Side discharge mowing is favoured by those who like to leave a nice long gap between mowing. No Mow May supporters will do well to invest in a mower with side discharge for example. Extra-tall grass will fill the grass box too quickly and is prone to getting stuck in the chute anyways, whereas a side discharge system gets it away from the blade quickly, letting you crack on with mowing.
We don’t leave more than a week between cuts during prime mowing season so side discharge is less relevant to us. Plus, I hate raking up grass almost as much as I hate the kids dragging cut grass indoors. Still, I did have a go with the side discharge in place and can reveal it clips on very easily (no broken fingernails) and the grass absolutely flies out the side chute, into nice, neat, rake-able rows.
The mulching plug slots fairly easily into the grass chute under the guard at the back but I did find it slightly tricky to align the pins that hold it firmly in position. It took a little practice to get them into the holes.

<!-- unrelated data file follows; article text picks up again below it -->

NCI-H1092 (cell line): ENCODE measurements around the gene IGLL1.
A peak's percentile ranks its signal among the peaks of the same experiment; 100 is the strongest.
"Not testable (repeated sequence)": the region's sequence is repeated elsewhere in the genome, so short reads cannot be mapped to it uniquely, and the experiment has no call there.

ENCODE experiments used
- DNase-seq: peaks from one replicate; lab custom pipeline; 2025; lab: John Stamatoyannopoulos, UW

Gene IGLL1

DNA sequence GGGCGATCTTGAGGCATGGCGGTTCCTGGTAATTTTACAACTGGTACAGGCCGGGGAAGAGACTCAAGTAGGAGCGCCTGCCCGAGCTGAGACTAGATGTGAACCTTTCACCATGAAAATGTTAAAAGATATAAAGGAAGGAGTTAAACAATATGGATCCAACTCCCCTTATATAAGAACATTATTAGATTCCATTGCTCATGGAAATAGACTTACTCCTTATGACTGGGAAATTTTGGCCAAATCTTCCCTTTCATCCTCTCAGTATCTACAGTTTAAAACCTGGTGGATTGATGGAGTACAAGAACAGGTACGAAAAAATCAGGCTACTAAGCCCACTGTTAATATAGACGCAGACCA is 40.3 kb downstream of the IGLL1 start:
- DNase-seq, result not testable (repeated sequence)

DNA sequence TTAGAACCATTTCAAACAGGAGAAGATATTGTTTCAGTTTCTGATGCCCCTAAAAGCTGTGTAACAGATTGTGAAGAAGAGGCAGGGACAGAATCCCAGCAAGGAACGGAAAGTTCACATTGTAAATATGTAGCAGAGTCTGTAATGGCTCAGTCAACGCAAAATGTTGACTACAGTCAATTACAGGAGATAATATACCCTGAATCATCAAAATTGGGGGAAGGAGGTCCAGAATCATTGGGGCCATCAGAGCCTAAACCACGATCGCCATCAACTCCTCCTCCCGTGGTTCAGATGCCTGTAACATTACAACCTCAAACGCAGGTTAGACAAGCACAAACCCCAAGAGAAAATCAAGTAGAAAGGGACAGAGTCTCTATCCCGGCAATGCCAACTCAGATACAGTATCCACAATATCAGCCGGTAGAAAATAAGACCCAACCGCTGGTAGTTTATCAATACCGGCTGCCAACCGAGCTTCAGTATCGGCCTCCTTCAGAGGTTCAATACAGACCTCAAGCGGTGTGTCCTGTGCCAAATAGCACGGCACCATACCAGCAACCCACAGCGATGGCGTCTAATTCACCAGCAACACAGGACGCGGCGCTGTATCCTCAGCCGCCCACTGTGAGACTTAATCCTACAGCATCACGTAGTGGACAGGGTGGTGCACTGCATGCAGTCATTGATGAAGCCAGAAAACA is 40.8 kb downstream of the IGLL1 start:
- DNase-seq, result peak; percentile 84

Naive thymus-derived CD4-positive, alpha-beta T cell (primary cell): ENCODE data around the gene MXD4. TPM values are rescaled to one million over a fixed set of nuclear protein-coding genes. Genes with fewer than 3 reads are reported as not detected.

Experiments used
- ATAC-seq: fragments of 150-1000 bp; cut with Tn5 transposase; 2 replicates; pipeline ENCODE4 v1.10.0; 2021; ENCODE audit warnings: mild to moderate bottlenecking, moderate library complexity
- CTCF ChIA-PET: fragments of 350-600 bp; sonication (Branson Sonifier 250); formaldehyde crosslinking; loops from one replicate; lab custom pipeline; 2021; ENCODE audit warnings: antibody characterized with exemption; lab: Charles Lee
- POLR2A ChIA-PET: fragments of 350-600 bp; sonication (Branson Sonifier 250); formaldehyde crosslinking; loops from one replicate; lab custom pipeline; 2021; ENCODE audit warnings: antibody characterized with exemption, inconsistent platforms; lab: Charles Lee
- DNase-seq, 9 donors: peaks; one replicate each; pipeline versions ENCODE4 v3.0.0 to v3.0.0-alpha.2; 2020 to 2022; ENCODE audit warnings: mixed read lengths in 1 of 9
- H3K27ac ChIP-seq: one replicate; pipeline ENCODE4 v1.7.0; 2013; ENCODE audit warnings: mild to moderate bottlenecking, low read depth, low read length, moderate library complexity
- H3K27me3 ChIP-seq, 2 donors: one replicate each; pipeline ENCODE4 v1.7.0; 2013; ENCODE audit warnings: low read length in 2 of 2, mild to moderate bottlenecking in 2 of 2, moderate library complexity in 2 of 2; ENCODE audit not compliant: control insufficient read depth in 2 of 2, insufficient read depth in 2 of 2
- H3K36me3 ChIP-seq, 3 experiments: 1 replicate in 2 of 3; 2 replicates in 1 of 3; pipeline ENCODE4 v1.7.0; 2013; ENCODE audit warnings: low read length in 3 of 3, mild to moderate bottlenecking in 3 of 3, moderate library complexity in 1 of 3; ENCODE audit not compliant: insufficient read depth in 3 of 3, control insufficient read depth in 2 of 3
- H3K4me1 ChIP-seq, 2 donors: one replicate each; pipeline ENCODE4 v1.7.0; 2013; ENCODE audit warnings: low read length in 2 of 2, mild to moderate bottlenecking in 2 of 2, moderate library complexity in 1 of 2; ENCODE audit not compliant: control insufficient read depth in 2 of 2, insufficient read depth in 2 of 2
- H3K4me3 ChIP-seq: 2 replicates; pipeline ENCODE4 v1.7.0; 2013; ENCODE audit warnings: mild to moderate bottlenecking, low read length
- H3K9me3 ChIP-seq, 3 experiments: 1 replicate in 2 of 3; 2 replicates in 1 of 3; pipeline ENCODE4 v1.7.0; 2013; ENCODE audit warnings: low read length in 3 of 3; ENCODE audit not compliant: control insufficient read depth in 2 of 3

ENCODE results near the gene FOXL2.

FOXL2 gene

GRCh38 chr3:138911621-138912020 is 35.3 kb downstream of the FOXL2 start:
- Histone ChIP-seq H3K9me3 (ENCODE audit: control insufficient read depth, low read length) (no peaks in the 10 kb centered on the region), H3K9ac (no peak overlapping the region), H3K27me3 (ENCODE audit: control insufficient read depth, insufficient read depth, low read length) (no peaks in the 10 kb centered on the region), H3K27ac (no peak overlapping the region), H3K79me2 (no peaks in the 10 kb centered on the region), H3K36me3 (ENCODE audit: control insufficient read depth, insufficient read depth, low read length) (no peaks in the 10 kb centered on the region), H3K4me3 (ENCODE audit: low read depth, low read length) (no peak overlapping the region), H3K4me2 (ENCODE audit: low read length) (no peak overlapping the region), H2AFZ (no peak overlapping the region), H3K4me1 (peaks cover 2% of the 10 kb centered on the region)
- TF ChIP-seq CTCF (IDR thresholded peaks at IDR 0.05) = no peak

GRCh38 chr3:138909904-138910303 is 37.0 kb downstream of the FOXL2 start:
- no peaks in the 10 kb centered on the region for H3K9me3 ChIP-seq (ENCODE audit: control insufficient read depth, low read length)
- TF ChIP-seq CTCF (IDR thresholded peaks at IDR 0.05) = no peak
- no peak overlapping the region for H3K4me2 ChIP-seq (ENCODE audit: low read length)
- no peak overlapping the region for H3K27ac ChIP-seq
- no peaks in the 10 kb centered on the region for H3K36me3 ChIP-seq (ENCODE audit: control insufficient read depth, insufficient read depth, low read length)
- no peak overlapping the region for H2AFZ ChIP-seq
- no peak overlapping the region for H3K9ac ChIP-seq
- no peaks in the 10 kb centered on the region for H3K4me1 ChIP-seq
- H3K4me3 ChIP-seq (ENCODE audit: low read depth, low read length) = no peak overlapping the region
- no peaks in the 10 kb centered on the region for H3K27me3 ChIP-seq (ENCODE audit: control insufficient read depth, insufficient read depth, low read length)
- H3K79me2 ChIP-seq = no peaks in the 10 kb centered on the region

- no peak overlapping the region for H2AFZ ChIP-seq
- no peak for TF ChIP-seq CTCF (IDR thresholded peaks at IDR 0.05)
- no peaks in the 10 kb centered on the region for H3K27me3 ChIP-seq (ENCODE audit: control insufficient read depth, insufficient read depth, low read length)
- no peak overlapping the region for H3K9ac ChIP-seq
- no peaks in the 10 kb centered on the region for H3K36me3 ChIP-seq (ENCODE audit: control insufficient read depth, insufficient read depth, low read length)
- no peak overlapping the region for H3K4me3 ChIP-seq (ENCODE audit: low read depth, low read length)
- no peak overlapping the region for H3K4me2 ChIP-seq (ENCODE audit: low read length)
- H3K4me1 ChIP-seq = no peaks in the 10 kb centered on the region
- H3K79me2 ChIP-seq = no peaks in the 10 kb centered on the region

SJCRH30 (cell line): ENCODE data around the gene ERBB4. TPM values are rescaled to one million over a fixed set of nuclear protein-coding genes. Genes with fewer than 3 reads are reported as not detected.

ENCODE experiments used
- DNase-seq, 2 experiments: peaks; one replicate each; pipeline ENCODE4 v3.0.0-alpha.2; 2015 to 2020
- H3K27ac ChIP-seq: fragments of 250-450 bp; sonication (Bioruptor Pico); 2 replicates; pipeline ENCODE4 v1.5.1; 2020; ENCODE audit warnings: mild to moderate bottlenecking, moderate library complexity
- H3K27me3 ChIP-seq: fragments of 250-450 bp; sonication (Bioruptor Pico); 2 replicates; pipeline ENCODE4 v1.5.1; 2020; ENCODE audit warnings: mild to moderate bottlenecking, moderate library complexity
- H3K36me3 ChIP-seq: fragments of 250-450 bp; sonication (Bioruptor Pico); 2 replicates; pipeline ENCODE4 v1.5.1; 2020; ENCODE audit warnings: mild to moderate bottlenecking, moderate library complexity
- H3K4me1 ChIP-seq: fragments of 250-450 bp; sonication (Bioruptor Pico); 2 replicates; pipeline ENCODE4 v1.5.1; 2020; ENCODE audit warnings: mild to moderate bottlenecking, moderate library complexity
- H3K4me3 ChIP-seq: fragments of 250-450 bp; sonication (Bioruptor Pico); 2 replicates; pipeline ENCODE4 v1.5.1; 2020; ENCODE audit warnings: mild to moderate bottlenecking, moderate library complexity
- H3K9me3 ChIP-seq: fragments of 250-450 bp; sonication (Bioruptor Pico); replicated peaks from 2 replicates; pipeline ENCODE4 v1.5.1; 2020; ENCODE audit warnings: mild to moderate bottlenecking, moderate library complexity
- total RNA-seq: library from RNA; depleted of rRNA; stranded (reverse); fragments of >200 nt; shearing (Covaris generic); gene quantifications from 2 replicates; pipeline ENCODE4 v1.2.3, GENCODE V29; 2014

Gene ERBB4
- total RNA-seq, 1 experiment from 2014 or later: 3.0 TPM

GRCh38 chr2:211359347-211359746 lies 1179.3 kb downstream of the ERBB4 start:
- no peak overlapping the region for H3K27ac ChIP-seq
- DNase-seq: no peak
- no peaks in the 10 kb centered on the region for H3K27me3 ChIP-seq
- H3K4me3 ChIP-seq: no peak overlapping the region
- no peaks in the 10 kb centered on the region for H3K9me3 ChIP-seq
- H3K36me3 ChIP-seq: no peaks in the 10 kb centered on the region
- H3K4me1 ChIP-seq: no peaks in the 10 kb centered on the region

The mulching, which I did on fairly short grass as recommended, was much more my style and meant I didn’t have a grass box to empty, nor was I wading through piles of cut grass. The Stiga Combi 748 S lawn mower does an excellent job of cutting and recutting the grass and it basically disappears into the lawn, giving your lawn care a welcome essential boost. Nice.
Cleaning the Stiga Combi 748 S lawn mower
Now, if you were impressed by the sound of the Fulcrum handle, the Stiga’s wash link feature is going to blow your mind! As you can’t tip any petrol engine onto its side (you’ll flood it), washing the undercarriage is always tricksy.
Stiga’s solution is simple but effective and I can’t help wondering why all petrol mowers don’t have them. Wash link is a small nozzle designed to connect to your garden hose, which once attached, swills water around the undercarriage of the mower, swishing away all the freshly cut grass. I couldn’t love it more.
Storage and maintenance